In Insurance Isn’t Interesting we introduced the 4Cs of Customer Service. The 4Cs of Choose, Control, Custody, and Care represent the four pillars around which a sound customer service program may be built. Customer service is the secret sauce that insurance brokers are in a position to offer in order to differentiate themselves in both new business generation as well as retention. In this article, we’ll focus on the fundamental, first C of Choose. Businesses typically take one of two tactics with respect to developing sales. They can either take the Field of Dreams direction or Choose. Those that believe in the Field of Dreams focus their efforts around building a product and then waiting for the market to come to them. They are focused more on their product than they are the market. Others try to find the demand and then customize the production of supply to suit the demand. This is the path of Choose.
Choose. Do we know who we are trying to do business with? Are our doors open to everyone and anyone or are we choosing those with who we can have mutually beneficial business relationships? Before you can offer service that wins, we need to make a decision around who we will let in. If we decide to let everybody inside, it will be impossible to properly satisfy customers. Not all business is good business. Some people present nothing but problems. Some souls are bottomless pits of demand. Some customers want what you’re offering. Others are grudgingly doing so, disliking the product and service each step of the way. Some have the means to pay their bills and some don’t. Some may want what you have and can pay the bills, but may represent undue risk for your markets.
How can we get clear on what kinds of customers we want to have near? Do we have a sense of how many we want to have? Is it always more? As David Allen wrote, “When you’re not sure where you’re going or what’s really important to you, you’ll never know when enough is enough.” Dorie Clark writes in The Long Term about a separate book, Uncommon Service, which involved studying the range of performance amongst retail businesses. They were curious about what was behind outstanding performance. First, they noticed what less successful businesses seemed to be doing. “The answer quickly became clear. The businesses didn’t want to turn off any potential customers, so they tried to be everything to everyone. We all know that doesn’t work, yet companies couldn’t resist the urge to do the exact same things as everyone else.” Blah service followed unclear, generic, one sized trying to fit all approaches. Clark quotes the authors of Uncommon Service noting, “Choosing to be bad is your only shot at achieving greatness. And resisting it is a recipe for mediocrity.” Choosing customers can seem like an arrogant approach. We’re uncomfortable trying to target our services to a particular group as we recognize that saying yes to some means saying no to others. Intentionally alienating large groups of people from our efforts seems counterintuitive. However, in order to be appreciated by those we most care to serve, we don’t do them (or us) any favors by diluting our efforts catering to the masses. In order to appreciate, we must eliminate and exclude.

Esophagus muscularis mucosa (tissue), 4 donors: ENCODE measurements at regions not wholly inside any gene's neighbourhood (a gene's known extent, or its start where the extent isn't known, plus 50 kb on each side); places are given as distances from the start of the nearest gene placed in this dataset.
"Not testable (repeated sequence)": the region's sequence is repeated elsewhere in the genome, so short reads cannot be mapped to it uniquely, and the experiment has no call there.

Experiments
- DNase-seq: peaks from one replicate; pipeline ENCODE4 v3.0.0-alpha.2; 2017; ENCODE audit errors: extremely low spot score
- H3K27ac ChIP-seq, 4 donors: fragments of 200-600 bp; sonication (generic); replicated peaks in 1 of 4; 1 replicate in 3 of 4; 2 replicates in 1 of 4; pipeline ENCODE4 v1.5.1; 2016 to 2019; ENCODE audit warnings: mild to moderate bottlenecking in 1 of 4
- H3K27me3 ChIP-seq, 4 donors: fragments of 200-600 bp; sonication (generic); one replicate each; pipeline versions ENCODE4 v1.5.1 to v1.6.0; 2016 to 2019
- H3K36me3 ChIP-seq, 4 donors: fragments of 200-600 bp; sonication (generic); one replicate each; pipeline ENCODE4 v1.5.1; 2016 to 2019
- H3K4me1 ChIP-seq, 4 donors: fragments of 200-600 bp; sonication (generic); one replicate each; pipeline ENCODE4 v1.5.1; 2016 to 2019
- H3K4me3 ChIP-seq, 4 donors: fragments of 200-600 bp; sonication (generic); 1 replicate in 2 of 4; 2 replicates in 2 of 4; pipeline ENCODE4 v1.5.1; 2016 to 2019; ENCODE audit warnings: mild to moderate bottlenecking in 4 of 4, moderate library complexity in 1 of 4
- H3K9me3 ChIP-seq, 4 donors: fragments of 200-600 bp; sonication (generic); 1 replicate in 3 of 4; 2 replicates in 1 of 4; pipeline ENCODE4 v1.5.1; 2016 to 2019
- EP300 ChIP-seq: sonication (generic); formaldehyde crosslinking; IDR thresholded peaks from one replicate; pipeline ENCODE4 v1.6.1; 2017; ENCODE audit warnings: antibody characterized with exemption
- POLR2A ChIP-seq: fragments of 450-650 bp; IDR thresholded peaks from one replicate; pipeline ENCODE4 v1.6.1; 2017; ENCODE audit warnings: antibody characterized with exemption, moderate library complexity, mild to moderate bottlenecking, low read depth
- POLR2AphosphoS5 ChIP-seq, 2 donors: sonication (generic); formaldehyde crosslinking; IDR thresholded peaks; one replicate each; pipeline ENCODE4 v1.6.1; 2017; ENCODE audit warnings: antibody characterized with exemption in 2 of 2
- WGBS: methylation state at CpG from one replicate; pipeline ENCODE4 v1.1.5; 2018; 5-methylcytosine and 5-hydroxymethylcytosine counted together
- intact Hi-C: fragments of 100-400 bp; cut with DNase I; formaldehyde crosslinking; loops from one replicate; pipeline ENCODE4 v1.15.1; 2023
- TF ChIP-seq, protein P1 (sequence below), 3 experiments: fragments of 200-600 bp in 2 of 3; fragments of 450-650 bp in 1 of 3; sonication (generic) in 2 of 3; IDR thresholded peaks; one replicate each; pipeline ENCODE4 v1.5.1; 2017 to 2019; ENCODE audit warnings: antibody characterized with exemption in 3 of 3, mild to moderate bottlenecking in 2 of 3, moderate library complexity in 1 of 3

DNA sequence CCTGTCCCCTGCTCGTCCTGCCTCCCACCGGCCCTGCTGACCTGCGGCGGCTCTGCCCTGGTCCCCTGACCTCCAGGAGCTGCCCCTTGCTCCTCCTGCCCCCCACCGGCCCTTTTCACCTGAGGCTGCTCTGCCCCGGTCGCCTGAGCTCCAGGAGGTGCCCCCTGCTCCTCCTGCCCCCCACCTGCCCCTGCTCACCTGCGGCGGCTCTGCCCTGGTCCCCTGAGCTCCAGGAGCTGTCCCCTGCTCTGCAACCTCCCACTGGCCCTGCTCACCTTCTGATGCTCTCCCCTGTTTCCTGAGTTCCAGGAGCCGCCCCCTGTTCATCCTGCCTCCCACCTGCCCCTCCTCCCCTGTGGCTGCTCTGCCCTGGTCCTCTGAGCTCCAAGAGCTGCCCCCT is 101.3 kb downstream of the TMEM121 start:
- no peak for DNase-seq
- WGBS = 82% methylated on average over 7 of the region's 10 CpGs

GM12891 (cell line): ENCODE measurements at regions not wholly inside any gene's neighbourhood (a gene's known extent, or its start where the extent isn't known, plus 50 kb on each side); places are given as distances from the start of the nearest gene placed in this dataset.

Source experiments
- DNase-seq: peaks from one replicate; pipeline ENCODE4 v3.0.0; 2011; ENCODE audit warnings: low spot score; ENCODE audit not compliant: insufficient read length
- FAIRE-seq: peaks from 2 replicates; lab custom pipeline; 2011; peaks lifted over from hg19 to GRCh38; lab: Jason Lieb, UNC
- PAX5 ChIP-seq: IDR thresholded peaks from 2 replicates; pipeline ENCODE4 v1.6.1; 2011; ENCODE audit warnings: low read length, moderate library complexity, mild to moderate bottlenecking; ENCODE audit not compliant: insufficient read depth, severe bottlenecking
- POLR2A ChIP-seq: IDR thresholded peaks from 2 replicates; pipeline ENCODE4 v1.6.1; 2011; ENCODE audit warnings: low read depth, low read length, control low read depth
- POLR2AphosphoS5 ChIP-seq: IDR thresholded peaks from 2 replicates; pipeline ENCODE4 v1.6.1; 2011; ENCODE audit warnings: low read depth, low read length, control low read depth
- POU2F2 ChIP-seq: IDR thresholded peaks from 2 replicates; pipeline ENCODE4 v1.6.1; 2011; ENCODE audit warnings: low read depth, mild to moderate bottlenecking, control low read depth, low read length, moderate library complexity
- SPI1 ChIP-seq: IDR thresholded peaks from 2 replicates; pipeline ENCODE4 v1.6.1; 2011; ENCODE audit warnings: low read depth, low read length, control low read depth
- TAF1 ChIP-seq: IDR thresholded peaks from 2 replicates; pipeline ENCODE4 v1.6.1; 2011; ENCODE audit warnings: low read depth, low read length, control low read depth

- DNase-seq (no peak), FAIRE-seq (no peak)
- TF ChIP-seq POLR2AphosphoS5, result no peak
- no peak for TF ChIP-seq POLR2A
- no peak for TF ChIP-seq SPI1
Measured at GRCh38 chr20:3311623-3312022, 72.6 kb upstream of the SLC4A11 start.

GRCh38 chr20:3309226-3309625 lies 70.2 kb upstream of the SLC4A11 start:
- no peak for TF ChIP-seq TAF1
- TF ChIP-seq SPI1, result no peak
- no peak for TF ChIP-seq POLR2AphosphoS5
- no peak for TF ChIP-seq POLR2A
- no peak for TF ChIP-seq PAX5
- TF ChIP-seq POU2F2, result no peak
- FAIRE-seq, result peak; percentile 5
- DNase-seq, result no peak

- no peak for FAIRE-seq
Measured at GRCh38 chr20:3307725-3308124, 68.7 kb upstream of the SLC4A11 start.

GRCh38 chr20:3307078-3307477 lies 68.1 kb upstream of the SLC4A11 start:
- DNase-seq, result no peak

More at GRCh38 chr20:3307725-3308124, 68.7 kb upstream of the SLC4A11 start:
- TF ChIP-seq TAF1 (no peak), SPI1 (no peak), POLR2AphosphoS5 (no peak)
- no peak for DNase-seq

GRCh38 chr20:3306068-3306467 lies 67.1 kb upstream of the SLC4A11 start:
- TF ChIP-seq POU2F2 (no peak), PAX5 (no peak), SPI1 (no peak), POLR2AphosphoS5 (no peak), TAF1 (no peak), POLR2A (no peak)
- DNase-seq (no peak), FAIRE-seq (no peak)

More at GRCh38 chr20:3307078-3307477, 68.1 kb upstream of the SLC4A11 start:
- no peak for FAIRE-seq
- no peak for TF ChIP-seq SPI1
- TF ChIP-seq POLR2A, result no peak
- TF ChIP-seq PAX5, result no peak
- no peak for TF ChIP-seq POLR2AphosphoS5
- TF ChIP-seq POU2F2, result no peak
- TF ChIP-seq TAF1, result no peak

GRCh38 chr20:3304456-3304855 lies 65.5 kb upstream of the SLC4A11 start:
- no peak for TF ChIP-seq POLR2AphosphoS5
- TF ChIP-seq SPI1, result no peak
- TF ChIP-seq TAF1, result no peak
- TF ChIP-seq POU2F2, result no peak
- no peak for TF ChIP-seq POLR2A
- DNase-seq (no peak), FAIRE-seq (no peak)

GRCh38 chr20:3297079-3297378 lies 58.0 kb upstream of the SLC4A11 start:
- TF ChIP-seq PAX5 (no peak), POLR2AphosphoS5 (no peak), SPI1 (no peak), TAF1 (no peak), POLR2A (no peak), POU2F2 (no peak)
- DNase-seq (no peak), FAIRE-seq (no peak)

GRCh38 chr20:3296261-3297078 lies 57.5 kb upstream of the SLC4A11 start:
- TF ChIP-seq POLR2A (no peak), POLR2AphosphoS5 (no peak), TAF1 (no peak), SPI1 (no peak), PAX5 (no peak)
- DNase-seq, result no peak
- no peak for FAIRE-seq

An approach to determining who to choose is to reflect on what your needs are. What are you looking for in your insurance purchasing needs? Are you interested in coverage? Do you want to feel like a valued client? Are you concerned about costs? Do you want confidence that you can rely on someone to be there when you encounter a problem? What does the ideal insurance purchase process look like for you? Do you want someone that comes to see you? Do you want to manage the interaction remotely? Do you want to visit a location near your office or near your home? Do you need to be impressed by the physical setting of the office? Try to describe in detail what a quality purchase experience for insurance looks like for you. How long do you want the process to take? Do you want it to be thorough or quick, even automatic? How do you want to pay for it? What communications, if any, do you want from your insurance contact throughout the term of your coverage? The mantra of this approach is “Make me happy. Then find others like me.” If you know what the ideal experience is from your own perspective, you’re likely to be able to deliver this service, communicate it to staff, attract similar minded staff, and, in turn, customers.